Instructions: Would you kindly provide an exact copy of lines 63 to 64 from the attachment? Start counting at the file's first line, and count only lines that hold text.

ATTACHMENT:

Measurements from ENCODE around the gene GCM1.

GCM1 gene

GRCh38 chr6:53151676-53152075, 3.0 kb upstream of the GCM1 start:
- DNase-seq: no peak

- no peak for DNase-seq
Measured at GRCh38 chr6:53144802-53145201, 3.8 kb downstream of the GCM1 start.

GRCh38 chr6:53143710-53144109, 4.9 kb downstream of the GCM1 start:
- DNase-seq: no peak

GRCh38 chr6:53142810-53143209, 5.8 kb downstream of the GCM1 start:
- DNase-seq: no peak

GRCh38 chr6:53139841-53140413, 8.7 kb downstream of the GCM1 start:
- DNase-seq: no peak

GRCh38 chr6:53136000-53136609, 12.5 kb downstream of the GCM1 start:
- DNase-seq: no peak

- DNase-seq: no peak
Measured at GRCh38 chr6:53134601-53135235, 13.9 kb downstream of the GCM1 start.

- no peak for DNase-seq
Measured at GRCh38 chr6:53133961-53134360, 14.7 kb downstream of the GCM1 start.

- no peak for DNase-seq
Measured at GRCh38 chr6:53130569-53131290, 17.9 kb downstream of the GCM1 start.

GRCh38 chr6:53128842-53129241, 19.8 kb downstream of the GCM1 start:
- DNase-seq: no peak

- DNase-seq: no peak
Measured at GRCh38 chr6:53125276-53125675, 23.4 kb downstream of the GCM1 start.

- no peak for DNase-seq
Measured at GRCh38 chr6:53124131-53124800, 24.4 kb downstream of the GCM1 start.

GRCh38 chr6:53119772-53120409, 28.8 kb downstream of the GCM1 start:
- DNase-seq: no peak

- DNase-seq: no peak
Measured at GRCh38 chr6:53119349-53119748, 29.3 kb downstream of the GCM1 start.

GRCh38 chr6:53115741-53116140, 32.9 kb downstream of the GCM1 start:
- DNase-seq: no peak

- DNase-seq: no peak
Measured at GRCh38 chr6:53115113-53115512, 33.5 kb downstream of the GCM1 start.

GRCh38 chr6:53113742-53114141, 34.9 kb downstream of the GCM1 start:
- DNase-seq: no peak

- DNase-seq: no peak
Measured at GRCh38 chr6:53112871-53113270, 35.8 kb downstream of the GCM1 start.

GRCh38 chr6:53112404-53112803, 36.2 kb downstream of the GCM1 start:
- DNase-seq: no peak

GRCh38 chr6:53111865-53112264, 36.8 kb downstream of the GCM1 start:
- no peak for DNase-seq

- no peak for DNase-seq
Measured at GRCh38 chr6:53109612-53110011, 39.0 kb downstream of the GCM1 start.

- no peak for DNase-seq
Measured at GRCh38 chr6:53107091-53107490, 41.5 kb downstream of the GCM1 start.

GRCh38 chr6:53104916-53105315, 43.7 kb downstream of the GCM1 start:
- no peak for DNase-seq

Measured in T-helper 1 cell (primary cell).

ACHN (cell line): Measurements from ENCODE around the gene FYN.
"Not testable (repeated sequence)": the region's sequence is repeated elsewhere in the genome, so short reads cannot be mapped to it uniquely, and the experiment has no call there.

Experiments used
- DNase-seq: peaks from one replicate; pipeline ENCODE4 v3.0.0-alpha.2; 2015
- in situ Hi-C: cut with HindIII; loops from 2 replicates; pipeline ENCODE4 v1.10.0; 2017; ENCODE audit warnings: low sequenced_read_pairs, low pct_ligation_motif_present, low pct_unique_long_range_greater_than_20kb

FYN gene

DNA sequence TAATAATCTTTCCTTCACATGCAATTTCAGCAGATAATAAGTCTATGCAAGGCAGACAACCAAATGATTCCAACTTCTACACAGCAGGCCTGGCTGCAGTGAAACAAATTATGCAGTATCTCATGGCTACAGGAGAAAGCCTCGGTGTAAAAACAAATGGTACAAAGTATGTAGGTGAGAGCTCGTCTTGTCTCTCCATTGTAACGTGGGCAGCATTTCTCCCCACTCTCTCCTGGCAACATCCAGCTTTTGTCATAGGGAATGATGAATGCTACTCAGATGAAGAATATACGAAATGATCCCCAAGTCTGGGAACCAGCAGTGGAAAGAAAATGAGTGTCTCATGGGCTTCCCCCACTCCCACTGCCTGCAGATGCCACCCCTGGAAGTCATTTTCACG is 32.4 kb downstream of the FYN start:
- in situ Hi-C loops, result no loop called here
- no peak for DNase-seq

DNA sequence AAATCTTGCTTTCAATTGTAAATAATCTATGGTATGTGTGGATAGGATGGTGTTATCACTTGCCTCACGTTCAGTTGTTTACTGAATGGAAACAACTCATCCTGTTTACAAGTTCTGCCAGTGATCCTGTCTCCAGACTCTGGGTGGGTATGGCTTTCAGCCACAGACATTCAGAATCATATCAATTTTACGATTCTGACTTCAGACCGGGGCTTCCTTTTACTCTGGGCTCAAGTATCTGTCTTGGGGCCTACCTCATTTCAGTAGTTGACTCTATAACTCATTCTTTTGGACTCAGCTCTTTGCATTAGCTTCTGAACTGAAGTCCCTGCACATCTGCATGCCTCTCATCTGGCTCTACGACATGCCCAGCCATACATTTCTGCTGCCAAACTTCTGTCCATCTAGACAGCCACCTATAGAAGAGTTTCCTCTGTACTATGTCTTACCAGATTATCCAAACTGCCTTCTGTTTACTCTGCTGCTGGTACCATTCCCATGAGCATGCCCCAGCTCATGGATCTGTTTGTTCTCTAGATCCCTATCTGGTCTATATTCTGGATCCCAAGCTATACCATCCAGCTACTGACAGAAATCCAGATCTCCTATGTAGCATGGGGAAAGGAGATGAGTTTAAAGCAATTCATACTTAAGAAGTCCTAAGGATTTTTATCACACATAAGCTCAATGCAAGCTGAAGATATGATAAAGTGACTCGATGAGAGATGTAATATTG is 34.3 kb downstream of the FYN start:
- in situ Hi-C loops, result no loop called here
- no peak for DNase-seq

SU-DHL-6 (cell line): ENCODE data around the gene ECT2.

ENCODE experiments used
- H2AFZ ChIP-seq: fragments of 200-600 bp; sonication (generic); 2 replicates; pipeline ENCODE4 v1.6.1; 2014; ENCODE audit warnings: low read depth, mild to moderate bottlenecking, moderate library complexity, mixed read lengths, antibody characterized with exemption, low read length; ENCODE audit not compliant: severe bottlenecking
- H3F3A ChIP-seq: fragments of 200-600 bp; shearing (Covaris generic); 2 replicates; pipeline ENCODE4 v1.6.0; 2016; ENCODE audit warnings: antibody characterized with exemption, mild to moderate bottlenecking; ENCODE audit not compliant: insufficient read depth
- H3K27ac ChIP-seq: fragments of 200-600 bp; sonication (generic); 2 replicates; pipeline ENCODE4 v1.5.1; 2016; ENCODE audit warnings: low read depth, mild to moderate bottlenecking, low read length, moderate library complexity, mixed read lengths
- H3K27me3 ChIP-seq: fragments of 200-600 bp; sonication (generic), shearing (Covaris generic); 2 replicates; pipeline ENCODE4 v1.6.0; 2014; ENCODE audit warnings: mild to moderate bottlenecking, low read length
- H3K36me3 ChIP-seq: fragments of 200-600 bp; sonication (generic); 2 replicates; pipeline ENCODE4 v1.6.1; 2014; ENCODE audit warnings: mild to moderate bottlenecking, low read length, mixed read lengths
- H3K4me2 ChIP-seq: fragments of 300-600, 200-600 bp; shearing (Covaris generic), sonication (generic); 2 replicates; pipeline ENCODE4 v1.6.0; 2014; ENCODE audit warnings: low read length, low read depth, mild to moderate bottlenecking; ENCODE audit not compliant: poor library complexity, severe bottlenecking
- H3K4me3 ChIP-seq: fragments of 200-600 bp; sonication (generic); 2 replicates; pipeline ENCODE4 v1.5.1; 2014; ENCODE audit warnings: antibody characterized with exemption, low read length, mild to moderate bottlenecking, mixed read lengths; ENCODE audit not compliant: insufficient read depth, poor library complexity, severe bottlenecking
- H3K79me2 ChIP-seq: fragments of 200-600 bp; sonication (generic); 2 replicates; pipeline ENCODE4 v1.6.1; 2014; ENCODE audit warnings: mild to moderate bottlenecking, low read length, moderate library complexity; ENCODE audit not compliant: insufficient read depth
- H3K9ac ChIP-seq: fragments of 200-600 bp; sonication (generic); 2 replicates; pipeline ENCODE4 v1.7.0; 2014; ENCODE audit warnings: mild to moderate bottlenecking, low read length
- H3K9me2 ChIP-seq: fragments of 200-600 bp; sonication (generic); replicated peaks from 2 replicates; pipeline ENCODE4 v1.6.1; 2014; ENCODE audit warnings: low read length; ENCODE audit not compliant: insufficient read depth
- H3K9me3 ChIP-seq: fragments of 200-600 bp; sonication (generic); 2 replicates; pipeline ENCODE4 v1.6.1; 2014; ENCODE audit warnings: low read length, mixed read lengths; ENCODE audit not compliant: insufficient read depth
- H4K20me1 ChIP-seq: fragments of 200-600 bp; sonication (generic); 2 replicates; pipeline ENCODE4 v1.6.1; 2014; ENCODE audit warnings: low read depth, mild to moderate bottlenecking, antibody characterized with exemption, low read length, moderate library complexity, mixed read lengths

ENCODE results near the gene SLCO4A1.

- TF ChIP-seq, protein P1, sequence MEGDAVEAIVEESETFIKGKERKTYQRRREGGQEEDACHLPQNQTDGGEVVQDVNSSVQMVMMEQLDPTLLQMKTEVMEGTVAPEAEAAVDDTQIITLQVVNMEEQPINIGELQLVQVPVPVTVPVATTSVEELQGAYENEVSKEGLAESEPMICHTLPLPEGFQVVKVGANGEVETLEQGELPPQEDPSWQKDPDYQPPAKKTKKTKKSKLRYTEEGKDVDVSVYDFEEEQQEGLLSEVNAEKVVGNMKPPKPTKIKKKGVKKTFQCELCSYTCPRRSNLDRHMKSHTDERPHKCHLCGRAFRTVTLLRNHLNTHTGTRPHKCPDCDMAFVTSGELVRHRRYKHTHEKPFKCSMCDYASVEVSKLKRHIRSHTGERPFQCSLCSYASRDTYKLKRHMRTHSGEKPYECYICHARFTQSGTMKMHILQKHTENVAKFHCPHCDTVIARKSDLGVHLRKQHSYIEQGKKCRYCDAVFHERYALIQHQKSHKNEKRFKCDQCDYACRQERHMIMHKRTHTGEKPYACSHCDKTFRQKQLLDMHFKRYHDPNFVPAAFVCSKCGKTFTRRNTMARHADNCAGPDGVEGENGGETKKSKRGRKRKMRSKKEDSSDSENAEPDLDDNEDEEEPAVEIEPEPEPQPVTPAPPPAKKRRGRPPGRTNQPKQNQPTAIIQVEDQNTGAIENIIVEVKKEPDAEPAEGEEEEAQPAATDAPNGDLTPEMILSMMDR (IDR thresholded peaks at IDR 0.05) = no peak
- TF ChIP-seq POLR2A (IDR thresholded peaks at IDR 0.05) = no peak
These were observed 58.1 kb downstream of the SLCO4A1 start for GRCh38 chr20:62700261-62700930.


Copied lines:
ENCODE experiments used
- H2AFZ ChIP-seq: fragments of 200-600 bp; sonication (generic); 2 replicates; pipeline ENCODE4 v1.6.1; 2014; ENCODE audit warnings: low read depth, mild to moderate bottlenecking, moderate library complexity, mixed read lengths, antibody characterized with exemption, low read length; ENCODE audit not compliant: severe bottlenecking